Erdogan Assumes Post of Turkish PM

Recep Tayyip Erdogan formed a new Turkish government Friday and assumed the post of prime minister, a shift that comes as the United States presses Turkey to authorize the use of its airspace for a war against Saddam Hussein.

Erdogan made the announcement after President Ahmet Necdet Sezer approved his Cabinet list in a brief meeting at the presidential palace.

Parliament must approve the new government before lawmakers can consider any resolution on opening Turkey's airspace or allowing U.S. troops to deploy on its soil for a northern front on Iraq. A vote of confidence was expected next week.

Already Turkey's top politician and seen as running the country behind the scenes, Erdogan was appointed to form a new government after winning a seat in parliament in elections Sunday.

In a sign that Washington may be losing hope that Turkey will allow in U.S. combat troops, U.S. officials were urging Ankara to consider opening up its air space.

Turkey's parliament rejected an earlier request to allow in some 60,000 U.S. troops, and the government has not given any indication as to when a new resolution authorizing deployment would be submitted. That resolution would also include the right to use Turkish airspace.

Washington has appeared increasingly impatient with Turkey, a close ally and the only NATO member bordering Iraq. Officials said the Pentagon was moving about 10 Navy ships out of the Mediterranean into the Red Sea, where they could launch missiles on a path to Iraq that would not go over Turkey.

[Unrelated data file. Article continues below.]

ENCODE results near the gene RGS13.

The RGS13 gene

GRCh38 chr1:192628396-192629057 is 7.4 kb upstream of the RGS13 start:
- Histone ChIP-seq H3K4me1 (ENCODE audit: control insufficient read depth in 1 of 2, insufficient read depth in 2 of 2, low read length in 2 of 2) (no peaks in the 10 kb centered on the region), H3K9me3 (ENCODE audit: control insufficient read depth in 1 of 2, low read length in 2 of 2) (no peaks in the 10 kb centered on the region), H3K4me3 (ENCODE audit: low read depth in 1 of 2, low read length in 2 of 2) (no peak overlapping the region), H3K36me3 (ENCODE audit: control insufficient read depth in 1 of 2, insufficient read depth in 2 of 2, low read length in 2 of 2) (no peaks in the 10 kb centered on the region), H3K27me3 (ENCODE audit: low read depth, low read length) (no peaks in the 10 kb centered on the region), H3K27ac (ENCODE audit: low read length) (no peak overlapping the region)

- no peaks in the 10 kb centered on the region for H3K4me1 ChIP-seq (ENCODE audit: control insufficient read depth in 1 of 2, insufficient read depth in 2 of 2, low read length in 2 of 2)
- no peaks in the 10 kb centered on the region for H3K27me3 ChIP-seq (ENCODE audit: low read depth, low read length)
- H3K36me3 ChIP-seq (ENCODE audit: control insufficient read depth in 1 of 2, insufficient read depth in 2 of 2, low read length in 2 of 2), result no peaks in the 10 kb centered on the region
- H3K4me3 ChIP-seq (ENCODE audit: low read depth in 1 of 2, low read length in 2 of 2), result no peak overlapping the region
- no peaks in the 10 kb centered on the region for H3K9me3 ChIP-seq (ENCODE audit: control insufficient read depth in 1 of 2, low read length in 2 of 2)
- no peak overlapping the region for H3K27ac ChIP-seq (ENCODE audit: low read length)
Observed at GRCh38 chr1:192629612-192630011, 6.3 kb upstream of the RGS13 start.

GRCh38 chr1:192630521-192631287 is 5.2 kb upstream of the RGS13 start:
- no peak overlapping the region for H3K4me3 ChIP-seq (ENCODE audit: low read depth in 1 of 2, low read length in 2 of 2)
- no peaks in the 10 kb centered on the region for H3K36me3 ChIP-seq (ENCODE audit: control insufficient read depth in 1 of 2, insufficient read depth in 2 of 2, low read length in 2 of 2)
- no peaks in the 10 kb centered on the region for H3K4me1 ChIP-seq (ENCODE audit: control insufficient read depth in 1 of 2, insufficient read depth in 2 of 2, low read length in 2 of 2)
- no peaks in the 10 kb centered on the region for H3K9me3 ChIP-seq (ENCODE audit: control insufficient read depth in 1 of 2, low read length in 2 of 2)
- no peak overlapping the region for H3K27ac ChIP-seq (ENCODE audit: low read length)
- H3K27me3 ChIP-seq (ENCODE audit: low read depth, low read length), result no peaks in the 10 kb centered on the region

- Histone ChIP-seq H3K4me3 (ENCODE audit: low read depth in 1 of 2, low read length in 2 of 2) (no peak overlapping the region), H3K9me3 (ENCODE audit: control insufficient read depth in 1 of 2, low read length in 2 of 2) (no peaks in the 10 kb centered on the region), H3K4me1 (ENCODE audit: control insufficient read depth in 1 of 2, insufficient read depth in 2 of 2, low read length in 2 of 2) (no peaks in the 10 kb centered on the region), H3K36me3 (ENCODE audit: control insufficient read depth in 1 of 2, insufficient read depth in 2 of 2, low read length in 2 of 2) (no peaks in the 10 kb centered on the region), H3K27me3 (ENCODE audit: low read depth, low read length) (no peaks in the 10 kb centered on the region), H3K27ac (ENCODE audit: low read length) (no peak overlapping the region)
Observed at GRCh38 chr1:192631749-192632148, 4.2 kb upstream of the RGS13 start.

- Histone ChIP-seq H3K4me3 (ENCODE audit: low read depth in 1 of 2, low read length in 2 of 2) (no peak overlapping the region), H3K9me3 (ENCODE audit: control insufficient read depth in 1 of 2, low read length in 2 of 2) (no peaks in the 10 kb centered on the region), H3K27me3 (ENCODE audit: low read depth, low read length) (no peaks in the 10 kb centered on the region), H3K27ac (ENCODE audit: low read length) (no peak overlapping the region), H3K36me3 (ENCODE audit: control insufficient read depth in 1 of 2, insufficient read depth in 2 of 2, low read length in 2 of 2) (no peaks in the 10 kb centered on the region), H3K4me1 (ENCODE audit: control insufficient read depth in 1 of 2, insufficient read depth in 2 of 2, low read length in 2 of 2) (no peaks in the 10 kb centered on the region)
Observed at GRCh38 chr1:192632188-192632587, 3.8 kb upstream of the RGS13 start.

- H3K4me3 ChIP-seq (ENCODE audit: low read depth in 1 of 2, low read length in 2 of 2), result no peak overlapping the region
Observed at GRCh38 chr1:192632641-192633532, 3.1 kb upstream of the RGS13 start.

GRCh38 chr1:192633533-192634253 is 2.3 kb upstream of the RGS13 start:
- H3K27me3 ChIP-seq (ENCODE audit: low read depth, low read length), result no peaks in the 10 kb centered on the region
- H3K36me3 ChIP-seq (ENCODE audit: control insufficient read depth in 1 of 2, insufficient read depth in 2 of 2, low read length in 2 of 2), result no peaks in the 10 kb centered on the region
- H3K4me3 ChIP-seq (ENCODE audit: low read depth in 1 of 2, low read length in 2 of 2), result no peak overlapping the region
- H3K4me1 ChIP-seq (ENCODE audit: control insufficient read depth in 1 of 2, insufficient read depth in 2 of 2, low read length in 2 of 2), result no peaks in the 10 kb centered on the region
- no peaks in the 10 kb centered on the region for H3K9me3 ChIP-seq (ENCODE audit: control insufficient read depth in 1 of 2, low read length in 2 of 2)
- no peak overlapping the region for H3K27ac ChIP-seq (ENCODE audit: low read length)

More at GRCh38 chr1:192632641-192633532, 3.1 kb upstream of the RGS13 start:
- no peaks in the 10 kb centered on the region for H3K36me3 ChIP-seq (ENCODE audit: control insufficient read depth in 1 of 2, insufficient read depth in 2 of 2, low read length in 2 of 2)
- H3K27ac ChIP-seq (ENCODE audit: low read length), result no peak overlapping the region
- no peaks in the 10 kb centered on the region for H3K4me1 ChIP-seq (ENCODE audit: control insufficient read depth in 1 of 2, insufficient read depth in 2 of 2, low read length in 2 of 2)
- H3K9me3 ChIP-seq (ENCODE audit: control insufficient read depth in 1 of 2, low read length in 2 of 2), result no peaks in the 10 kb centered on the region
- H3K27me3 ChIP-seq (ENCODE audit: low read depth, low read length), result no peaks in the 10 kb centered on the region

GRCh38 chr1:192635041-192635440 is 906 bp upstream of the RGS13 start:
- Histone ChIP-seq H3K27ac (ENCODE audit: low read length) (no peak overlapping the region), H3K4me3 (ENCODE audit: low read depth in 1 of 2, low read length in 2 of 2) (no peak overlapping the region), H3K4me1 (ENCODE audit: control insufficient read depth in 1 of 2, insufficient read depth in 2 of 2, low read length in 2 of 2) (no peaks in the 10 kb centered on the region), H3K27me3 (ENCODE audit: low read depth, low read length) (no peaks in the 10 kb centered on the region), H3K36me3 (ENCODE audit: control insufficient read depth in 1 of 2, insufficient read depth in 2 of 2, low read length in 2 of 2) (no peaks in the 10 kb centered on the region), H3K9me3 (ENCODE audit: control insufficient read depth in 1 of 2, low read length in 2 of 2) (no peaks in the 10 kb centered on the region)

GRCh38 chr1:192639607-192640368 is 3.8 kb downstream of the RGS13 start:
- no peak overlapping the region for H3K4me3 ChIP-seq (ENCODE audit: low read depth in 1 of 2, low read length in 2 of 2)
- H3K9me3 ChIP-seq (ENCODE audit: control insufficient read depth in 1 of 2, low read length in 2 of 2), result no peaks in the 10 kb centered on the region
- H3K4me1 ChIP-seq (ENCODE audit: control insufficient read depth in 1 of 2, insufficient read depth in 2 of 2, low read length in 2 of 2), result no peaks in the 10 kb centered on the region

Erdogan has advocated a U.S. troop deployment in the past. But he also has said Turkey was seeking new assurances from the United States over Turkey's role in the future of Iraq before parliament can vote on a new resolution.

Vice President Dick Cheney called Erdogan late Thursday and asked that Turkey hastily open its airspace, the daily Hurriyet and other newspapers reported. The call came after President Bush sent a letter to Erdogan urging the same, the reports said.

Erdogan made no promises but said the new government would take up the issue, Hurriyet reported. The paper characterized the telephone call between Cheney and Erdogan as "tense." No comment was immediately available from U.S. or Turkish officials.

Private CNN-Turk television said Washington had requested the use of 11 separate air corridors.

Parliament is scheduled to work through the weekend, ostensibly to debate a new labor law. But the extra sessions would allow a new government to quickly present its program and win a vote of confidence early next week.

With the public overwhelmingly opposed to war, Turkish lawmakers are uneasy about the idea of letting in tens of thousands of U.S. troops. They could, however, be more inclined to let U.S. warplanes use the country's airspace.

Turkey fears a war in Iraq will lead to the creation of an independent state by Iraqi Kurds, and boost aspirations of rebel Kurds in Turkey who fought a 15-year war for autonomy in the southeast.

Refusing the United States military access to Turkish soil, however, would cost Ankara $15 billion in promised aid to help cushion the country's economy if war breaks out.

Erdogan was constitutionally barred from running in November elections because he was jailed in 1999 for anti-secular activities. The party's legislators amended the constitution to allow him to hold office.